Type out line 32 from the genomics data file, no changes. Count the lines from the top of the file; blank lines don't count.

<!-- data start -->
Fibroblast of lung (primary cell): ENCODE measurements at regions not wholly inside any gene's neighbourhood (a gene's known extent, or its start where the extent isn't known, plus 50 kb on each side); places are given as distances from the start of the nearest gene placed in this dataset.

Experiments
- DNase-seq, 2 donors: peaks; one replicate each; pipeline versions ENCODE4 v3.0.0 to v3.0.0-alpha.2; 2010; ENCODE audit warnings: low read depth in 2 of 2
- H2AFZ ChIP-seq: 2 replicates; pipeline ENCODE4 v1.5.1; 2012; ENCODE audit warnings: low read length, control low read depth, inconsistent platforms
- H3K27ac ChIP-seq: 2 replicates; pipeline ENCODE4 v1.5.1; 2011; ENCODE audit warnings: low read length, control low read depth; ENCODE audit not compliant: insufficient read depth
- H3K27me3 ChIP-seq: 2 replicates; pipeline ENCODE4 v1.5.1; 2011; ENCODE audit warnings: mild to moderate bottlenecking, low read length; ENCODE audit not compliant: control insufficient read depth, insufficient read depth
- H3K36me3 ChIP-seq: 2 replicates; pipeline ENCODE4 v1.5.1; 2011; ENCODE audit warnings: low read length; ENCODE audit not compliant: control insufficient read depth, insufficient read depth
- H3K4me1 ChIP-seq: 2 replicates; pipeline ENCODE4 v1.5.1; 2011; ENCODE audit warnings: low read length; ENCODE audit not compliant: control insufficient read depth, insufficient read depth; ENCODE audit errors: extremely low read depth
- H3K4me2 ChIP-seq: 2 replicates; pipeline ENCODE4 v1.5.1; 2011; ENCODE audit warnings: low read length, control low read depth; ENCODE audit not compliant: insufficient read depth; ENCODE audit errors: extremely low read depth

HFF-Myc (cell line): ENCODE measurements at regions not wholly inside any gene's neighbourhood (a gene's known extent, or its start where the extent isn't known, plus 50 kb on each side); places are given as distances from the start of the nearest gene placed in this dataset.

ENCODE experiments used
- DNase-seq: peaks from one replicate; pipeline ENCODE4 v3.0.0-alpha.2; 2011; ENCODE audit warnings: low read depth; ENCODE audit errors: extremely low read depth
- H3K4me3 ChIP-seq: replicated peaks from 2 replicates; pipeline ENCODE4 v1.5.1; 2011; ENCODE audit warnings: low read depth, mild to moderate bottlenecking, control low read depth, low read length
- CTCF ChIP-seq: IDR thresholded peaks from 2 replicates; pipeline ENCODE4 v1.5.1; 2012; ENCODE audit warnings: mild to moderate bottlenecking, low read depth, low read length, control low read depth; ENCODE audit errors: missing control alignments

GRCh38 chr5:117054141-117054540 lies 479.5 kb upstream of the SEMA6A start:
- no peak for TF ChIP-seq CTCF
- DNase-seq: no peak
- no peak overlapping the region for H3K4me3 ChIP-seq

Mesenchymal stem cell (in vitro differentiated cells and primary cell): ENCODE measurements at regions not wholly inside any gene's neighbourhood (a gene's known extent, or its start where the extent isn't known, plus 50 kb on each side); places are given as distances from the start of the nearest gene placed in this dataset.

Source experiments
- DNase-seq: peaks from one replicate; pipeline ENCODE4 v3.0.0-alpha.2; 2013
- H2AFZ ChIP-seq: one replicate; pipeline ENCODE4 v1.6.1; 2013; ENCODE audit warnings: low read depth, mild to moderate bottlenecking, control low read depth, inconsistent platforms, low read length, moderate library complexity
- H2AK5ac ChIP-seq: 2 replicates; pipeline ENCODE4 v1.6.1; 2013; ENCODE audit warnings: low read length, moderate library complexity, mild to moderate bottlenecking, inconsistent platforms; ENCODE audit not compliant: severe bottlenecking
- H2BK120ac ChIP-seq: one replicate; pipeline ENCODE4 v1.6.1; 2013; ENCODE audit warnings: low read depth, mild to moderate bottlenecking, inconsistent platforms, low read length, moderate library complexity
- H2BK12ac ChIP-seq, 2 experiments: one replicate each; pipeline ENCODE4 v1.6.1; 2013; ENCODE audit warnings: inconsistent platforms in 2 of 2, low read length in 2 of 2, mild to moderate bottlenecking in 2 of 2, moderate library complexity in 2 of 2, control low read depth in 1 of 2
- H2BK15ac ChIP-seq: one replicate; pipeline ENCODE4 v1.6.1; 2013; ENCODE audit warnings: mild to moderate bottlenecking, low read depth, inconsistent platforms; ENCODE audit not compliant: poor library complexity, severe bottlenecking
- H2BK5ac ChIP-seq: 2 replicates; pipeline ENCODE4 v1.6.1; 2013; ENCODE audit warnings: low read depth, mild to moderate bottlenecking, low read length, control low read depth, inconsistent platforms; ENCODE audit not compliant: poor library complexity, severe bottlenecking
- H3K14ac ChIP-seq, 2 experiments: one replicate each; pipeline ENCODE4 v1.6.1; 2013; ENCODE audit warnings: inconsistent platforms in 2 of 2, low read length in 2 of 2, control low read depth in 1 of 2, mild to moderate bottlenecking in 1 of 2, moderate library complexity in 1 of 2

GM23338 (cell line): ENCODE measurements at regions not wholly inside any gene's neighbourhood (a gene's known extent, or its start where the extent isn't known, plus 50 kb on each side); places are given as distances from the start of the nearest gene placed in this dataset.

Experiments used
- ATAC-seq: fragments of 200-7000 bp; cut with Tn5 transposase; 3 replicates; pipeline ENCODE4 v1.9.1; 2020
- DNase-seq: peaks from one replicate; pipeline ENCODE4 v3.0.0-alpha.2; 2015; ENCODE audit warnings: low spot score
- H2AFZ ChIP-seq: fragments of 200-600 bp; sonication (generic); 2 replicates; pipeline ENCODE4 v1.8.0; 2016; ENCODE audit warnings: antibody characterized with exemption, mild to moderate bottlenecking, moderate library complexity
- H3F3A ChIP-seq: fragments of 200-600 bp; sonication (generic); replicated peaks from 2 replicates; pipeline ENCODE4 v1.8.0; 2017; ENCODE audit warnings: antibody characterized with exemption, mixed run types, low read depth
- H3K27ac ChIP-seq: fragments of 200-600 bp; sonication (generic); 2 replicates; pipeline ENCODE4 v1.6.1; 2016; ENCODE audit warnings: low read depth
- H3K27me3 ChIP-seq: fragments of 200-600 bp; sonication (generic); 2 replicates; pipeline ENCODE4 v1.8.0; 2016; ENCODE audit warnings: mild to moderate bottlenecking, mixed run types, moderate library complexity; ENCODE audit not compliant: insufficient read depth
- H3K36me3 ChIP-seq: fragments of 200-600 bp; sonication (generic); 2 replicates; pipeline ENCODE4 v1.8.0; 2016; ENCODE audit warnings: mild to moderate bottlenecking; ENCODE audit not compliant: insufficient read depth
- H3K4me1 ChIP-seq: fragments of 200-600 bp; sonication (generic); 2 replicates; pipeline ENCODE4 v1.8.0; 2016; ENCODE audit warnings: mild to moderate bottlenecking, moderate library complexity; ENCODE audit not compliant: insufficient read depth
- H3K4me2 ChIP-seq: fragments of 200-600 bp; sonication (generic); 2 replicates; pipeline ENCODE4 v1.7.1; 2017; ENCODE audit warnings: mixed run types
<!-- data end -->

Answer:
- DNase-seq: peaks from one replicate; pipeline ENCODE4 v3.0.0-alpha.2; 2015; ENCODE audit warnings: low spot score